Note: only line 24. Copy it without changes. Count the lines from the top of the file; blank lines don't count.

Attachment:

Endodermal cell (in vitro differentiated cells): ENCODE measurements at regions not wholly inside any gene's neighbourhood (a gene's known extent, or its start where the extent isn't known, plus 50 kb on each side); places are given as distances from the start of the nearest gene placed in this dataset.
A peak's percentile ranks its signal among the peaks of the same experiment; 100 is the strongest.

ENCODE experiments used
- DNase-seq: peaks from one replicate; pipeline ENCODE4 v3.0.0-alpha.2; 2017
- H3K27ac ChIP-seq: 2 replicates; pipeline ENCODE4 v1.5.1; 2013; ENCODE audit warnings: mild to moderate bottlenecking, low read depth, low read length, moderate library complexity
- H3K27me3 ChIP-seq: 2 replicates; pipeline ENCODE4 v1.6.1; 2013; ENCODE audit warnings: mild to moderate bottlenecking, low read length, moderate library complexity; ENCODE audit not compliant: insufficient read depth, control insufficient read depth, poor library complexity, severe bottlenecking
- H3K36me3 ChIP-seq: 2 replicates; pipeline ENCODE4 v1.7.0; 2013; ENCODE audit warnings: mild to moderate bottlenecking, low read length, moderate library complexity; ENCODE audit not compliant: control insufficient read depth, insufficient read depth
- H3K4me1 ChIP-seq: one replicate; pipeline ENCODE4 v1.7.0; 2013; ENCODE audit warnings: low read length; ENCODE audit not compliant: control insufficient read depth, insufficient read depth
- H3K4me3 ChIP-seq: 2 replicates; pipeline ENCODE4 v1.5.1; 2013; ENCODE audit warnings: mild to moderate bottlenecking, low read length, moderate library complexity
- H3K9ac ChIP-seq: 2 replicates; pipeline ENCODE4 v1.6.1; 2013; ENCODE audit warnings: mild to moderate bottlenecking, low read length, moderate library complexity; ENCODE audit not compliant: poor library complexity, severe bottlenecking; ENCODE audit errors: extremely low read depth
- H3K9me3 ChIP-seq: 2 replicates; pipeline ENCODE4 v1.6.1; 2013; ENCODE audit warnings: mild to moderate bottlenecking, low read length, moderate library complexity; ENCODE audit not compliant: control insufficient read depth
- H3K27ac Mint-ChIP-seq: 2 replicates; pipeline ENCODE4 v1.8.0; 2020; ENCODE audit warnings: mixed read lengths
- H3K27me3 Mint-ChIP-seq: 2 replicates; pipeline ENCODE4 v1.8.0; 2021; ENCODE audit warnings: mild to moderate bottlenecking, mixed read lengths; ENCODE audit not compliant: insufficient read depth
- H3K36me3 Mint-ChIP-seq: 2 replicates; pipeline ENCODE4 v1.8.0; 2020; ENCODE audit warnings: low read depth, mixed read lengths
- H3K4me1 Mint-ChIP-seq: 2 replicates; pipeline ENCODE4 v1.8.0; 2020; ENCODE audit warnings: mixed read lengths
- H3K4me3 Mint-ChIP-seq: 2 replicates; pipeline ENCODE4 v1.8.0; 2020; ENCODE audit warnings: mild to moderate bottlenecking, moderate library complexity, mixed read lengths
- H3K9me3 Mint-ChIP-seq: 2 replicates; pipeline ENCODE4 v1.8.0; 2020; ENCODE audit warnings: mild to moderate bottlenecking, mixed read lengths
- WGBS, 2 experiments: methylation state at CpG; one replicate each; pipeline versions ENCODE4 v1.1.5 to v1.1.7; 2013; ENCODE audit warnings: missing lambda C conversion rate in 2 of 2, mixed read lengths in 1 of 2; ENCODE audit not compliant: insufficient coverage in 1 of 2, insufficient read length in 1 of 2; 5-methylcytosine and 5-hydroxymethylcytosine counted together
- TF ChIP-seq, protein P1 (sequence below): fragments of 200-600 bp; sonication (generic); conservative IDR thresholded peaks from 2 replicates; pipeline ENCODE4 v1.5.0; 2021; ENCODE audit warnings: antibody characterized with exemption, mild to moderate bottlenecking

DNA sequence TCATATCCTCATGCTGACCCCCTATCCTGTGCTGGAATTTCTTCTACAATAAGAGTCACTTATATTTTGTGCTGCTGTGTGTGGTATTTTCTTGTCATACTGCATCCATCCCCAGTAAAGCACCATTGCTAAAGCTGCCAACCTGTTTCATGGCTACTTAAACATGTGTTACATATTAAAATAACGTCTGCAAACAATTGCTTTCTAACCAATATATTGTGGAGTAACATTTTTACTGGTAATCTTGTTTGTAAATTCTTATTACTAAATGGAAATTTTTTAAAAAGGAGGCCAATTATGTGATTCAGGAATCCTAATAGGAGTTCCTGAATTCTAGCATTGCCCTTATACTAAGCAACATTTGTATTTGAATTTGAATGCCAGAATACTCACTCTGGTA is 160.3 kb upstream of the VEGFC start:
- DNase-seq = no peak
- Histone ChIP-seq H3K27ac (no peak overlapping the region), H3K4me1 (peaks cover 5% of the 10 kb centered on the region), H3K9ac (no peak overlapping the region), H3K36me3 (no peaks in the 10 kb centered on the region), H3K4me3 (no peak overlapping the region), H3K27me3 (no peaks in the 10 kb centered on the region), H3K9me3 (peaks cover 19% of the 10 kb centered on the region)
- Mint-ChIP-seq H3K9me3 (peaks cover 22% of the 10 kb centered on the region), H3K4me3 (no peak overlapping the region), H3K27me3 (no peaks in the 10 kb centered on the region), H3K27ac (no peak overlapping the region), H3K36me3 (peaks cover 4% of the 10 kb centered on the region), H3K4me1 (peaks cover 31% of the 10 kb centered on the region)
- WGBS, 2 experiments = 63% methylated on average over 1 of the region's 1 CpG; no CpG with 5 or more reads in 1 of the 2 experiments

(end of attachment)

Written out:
- WGBS, 2 experiments = 63% methylated on average over 1 of the region's 1 CpG; no CpG with 5 or more reads in 1 of the 2 experiments